Two Points Behind New-Build Headlines

Headlines about the latest figures from the National House Building Council, inevitably and rightly, concentrated on three things: the breadth of the recovery across the country, the particular strength of the London market, and how much of the startling 2013 new homes sales growth is down to Help To Buy.

But there were two other points worth noting.

Firstly, despite much comment on how the over-55s are equity-rich and the mainstay of new-home-buying, the NHBC figures for 2013 show a more nuanced story. Although the proportion of over-55 purchasers has grown, the largest group of buyers is in fact aged 25 to 34. So perhaps younger people are not all wedded to period homes, after all:

Buyers Under 25
2008: 8.3 per cent
2012: 7.1 per cent
2013: 5.6 per cent

Buyers aged 25 to 34:
2008: 33.9 per cent
2012: 33.0 per cent
2013: 30.0 per cent

Buyers aged 35 to 44:
2008: 24.6 per cent
2012: 22.6 per cent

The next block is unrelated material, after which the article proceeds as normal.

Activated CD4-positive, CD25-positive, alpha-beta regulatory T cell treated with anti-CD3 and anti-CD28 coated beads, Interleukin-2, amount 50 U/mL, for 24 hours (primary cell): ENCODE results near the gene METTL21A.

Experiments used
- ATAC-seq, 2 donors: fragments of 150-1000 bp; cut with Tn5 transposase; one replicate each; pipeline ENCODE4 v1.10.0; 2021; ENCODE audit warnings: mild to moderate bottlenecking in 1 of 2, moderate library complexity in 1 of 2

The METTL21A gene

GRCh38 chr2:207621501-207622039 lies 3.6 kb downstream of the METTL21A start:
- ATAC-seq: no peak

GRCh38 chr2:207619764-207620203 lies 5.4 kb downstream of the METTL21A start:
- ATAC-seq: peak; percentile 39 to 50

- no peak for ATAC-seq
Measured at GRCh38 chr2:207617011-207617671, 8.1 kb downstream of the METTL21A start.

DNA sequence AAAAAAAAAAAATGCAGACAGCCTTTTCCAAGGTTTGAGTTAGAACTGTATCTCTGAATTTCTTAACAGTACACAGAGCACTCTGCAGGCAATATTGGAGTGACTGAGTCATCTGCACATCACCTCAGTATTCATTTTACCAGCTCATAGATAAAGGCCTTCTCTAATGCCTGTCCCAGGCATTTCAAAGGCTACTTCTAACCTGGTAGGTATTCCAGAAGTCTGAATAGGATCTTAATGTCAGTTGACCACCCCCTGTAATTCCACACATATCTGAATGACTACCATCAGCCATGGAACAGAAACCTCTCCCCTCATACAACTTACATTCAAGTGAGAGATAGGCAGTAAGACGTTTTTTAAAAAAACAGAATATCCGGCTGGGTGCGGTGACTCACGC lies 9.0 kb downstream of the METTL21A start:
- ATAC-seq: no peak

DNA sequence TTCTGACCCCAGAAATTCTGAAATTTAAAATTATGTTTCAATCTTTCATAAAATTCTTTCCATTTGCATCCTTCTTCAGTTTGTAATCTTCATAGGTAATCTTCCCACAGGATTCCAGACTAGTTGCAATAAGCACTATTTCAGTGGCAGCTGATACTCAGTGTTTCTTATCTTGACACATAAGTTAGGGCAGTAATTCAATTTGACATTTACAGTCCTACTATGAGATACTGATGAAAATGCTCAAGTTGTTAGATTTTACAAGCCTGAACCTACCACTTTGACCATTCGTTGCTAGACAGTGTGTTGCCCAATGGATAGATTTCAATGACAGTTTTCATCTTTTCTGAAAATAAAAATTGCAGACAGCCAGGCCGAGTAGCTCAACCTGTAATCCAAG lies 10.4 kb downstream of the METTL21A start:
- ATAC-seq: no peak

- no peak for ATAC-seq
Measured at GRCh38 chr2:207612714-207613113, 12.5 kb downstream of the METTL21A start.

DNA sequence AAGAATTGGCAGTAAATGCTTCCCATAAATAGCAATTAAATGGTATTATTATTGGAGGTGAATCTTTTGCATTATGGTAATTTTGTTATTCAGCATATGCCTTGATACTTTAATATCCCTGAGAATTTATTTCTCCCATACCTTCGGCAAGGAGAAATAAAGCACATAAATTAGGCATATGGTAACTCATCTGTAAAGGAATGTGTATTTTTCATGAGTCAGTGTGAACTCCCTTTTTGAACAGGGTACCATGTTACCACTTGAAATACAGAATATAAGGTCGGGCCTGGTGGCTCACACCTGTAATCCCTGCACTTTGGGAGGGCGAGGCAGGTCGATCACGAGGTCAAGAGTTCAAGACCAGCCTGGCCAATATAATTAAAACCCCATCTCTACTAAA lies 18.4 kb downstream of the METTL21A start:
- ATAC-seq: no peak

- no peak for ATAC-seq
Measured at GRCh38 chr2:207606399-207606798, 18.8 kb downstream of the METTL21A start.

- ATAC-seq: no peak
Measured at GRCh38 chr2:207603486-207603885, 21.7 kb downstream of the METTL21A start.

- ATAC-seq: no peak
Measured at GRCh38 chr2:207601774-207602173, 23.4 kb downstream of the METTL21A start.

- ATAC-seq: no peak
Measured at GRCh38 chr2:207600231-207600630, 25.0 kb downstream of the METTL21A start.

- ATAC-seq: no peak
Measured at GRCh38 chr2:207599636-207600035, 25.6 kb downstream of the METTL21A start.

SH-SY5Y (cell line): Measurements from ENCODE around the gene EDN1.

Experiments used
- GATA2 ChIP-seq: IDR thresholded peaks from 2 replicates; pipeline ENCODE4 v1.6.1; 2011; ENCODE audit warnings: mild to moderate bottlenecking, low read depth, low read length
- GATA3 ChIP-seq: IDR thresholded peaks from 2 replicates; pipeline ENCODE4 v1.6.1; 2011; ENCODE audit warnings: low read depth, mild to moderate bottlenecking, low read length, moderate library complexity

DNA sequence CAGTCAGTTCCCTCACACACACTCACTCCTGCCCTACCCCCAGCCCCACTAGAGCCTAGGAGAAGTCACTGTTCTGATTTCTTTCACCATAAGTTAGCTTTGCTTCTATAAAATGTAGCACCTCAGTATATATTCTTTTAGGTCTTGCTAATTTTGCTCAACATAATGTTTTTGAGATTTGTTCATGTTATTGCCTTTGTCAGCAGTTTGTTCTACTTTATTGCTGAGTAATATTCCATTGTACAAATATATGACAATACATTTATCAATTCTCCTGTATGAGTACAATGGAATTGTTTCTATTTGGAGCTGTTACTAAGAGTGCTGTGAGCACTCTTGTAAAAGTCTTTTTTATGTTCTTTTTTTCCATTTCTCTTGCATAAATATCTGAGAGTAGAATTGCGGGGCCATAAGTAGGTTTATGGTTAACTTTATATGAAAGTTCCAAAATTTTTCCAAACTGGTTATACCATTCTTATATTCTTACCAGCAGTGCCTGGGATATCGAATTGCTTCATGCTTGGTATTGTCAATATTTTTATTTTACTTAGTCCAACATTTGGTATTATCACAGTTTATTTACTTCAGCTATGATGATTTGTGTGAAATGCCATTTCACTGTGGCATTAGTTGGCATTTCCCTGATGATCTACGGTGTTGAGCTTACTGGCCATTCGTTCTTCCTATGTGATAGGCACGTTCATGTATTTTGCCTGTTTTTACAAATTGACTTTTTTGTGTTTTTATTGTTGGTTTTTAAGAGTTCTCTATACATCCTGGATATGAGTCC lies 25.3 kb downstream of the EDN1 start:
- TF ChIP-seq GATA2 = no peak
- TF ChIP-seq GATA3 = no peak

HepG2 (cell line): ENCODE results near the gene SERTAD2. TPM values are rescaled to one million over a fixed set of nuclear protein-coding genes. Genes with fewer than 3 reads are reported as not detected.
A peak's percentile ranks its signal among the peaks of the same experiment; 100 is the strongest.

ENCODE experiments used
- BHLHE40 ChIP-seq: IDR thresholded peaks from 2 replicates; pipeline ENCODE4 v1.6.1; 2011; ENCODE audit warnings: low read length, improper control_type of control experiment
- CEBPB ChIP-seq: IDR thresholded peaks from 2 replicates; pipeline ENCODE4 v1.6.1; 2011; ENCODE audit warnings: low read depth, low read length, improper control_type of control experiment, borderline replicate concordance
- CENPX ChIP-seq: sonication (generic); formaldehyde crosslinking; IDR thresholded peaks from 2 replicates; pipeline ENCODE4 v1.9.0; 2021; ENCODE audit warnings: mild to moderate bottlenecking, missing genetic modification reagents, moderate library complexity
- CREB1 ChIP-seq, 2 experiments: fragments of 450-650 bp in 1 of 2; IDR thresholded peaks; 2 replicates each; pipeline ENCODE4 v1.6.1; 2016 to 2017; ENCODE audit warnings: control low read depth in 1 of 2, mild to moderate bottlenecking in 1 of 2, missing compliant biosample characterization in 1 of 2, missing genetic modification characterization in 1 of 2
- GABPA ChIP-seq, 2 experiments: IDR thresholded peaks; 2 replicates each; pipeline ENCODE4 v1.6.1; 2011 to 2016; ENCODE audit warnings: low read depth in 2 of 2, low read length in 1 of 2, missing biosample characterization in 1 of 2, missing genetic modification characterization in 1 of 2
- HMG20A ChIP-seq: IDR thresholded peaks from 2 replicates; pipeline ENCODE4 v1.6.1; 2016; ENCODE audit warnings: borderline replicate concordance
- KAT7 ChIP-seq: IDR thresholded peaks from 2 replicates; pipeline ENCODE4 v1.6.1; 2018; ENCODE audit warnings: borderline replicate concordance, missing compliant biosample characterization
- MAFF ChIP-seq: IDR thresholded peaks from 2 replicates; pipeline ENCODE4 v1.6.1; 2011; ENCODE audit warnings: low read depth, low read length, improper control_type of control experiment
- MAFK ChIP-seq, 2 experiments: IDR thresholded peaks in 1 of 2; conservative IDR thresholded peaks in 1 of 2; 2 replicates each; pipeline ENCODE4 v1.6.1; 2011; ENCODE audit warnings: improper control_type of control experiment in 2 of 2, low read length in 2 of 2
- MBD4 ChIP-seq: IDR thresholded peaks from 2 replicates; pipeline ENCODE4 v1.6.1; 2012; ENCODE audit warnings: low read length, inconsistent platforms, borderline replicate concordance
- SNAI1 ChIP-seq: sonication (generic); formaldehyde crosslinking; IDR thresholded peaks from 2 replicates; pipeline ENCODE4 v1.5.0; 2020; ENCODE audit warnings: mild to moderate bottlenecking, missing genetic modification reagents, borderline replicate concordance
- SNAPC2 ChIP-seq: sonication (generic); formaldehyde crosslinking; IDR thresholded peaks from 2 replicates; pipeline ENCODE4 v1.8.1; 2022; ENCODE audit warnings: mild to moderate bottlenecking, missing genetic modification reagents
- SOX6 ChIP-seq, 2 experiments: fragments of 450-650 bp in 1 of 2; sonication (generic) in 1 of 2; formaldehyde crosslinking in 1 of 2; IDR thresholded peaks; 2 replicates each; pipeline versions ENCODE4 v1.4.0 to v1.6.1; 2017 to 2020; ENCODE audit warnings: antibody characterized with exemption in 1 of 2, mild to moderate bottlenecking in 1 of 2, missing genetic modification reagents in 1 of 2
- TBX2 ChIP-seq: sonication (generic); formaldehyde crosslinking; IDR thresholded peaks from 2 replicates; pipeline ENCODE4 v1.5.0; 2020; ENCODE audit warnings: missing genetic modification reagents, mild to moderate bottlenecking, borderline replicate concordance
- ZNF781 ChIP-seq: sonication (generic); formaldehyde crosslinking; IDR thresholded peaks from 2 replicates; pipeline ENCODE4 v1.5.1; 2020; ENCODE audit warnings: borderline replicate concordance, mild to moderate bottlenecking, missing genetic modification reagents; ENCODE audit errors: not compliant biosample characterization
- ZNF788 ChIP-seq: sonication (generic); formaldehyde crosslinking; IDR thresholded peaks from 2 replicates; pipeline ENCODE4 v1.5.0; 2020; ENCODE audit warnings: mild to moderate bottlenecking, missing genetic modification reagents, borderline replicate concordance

2013: 21.7 per cent

Buyers aged 45 to 54:
2008: 15.4 per cent
2012: 15.6 per cent
2013: 15.7 per cent

Buyers aged 55-plus:
2008: 17.3 per cent
2012: 20.8 per cent
2013: 25.9 per cent

Secondly, look at how London's market skews the results when it comes to property types as well as prices, demand and the nature of buyers.

Across the UK and including London where most new homes are flats, the proportion of different property types registered in 2013 looks like this:

Flats: 38 per cent
Detached houses: 22 per cent
Semi-detached: 20 per cent
Terraced houses: 19 per cent
Bungalows: 1 per cent

But if you look at the UK excluding London, the 2013 shares look like this:

Detached houses: 29 per cent
Semi-detached: 26 per cent
Terraced: 24 per cent
Flats: 20 per cent
Bungalows: 1 per cent

These prove little - they are just one year's figures, after all.

But they perhaps hint that Britain's housing market is no longer solidly predictable nor particularly homogeneous. In other words, it's changing...and fast.

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